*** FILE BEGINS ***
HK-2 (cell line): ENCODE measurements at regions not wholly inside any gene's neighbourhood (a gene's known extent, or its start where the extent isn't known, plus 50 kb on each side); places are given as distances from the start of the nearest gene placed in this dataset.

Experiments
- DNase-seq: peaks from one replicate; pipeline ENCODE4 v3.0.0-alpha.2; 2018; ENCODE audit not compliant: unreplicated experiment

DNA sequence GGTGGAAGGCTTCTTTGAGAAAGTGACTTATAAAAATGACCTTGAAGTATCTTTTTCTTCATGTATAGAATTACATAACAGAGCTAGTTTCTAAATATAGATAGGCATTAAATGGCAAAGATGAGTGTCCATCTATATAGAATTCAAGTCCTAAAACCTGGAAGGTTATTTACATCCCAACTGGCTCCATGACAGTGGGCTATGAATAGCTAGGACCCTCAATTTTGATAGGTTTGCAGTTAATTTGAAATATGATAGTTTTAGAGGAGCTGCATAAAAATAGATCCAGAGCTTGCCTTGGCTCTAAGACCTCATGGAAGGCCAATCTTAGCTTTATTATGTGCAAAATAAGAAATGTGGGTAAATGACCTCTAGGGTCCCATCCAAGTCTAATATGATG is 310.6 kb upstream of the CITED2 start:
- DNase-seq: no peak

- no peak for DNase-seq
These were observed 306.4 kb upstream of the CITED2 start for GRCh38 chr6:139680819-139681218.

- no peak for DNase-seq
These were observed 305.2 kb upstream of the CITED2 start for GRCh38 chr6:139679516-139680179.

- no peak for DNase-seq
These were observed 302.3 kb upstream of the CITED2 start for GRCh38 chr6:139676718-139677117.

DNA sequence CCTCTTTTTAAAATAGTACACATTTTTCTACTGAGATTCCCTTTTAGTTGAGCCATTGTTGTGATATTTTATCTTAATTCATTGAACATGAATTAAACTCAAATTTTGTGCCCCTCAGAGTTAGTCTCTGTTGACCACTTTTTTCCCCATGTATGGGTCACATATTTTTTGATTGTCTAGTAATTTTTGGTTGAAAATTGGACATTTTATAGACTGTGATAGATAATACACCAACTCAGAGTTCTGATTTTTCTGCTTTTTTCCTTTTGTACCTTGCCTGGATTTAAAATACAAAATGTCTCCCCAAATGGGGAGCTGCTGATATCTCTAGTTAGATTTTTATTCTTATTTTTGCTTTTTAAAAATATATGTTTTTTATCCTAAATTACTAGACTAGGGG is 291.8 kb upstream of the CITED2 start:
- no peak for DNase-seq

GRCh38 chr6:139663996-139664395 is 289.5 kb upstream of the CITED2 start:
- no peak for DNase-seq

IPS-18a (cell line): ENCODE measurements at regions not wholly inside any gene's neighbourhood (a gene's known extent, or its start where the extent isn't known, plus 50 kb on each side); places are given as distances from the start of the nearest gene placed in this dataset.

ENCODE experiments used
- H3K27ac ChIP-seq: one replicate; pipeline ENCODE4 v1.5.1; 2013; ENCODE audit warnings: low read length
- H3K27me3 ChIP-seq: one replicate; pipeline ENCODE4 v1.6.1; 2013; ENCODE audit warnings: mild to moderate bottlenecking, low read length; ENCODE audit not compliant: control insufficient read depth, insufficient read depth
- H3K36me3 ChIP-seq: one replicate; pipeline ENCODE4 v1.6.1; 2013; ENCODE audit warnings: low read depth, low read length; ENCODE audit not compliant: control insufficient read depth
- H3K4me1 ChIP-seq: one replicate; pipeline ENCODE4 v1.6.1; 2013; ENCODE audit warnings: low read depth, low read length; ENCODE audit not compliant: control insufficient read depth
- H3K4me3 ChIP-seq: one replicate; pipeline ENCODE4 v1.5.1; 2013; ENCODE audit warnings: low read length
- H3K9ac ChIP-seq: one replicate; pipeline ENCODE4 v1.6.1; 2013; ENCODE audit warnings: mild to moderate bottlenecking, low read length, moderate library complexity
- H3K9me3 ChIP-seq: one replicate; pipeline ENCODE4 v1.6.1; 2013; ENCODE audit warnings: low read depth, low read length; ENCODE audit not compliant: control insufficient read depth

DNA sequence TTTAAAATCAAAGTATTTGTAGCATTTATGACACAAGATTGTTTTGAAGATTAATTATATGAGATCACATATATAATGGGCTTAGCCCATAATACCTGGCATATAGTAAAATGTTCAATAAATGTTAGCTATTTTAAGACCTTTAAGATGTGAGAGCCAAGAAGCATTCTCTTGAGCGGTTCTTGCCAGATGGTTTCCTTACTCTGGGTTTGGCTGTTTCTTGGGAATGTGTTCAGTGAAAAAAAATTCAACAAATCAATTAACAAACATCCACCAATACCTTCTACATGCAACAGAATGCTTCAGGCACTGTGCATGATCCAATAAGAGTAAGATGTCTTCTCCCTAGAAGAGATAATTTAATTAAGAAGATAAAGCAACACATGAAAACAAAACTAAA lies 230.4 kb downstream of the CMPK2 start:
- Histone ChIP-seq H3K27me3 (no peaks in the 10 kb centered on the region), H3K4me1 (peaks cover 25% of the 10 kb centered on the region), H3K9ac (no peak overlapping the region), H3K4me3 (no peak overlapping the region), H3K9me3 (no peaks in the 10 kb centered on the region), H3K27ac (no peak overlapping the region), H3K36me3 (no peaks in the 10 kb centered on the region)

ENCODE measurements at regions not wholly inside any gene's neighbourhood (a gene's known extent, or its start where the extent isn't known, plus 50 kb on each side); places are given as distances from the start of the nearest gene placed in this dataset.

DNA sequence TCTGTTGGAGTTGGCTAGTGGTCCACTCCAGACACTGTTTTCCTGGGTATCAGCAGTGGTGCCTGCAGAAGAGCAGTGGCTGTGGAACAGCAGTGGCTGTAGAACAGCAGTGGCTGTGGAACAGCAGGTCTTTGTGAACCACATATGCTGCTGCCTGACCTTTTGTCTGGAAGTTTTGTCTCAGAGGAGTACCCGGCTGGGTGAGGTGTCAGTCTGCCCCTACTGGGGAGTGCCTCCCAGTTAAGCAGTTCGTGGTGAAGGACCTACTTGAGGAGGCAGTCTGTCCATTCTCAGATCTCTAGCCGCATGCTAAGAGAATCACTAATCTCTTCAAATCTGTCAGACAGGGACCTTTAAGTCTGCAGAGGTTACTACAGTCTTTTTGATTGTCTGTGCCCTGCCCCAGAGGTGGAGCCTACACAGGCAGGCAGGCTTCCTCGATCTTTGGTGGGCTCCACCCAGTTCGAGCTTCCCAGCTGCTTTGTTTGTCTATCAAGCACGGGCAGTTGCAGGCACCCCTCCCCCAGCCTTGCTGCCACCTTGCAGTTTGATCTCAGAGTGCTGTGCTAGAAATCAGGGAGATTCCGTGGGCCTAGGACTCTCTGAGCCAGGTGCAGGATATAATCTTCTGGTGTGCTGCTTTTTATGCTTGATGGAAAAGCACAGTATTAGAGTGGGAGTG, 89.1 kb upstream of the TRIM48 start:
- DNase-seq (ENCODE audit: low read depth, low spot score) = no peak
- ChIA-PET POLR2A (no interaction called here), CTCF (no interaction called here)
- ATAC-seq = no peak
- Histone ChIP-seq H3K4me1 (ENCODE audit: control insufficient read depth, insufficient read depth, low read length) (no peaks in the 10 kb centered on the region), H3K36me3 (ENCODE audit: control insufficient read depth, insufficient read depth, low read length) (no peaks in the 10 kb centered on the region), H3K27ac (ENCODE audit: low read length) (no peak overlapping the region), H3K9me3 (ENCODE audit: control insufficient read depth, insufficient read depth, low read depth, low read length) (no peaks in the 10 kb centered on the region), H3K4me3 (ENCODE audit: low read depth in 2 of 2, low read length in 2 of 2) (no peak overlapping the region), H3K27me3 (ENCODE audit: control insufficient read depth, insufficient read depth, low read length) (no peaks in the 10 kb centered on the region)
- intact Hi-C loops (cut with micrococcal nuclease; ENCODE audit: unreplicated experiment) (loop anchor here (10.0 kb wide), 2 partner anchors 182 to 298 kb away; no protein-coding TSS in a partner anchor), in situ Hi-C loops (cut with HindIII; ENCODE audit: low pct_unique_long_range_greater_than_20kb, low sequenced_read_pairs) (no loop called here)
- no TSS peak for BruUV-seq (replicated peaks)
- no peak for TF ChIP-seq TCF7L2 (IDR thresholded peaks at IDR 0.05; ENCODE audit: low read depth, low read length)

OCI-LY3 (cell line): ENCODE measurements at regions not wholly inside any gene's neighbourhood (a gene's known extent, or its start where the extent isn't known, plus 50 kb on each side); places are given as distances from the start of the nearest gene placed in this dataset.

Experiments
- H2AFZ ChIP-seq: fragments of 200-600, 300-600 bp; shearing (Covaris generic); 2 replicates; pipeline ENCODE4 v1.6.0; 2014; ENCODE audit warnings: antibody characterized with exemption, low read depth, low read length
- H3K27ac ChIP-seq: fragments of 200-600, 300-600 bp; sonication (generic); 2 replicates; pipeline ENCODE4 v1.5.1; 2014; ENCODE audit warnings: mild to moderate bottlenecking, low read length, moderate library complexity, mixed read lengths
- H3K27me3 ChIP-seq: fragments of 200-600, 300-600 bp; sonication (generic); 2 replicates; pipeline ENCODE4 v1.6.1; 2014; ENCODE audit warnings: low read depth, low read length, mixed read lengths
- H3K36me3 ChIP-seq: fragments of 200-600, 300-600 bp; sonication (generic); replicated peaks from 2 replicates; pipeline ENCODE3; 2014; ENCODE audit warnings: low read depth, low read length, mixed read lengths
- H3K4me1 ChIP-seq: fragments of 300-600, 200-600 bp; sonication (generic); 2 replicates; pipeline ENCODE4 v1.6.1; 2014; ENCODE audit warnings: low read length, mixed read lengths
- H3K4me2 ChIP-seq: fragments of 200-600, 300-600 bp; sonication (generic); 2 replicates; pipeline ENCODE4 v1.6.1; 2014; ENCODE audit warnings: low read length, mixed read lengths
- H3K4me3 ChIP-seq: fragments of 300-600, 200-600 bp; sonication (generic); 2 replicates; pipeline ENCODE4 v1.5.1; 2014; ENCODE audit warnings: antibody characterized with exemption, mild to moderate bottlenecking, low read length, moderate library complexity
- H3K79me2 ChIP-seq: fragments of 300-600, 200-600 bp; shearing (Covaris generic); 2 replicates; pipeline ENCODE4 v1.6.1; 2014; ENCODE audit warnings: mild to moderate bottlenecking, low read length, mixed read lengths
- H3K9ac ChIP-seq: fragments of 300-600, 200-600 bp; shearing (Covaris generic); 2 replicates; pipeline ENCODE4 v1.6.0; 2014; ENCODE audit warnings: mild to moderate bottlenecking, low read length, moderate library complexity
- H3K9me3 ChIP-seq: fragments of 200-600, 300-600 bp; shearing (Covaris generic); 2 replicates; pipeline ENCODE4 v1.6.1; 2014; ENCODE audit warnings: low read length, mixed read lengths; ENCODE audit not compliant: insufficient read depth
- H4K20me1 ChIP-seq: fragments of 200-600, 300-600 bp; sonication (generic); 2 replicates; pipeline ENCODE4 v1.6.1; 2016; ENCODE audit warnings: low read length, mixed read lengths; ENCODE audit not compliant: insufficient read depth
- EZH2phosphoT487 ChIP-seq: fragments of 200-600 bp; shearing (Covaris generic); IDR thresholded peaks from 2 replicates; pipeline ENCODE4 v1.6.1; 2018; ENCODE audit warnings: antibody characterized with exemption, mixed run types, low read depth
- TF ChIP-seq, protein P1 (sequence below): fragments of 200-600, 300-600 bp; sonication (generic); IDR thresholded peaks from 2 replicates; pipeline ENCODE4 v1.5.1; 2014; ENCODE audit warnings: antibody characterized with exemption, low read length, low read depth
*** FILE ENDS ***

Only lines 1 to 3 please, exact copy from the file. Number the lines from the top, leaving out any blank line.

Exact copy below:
HK-2 (cell line): ENCODE measurements at regions not wholly inside any gene's neighbourhood (a gene's known extent, or its start where the extent isn't known, plus 50 kb on each side); places are given as distances from the start of the nearest gene placed in this dataset.

Experiments
- DNase-seq: peaks from one replicate; pipeline ENCODE4 v3.0.0-alpha.2; 2018; ENCODE audit not compliant: unreplicated experiment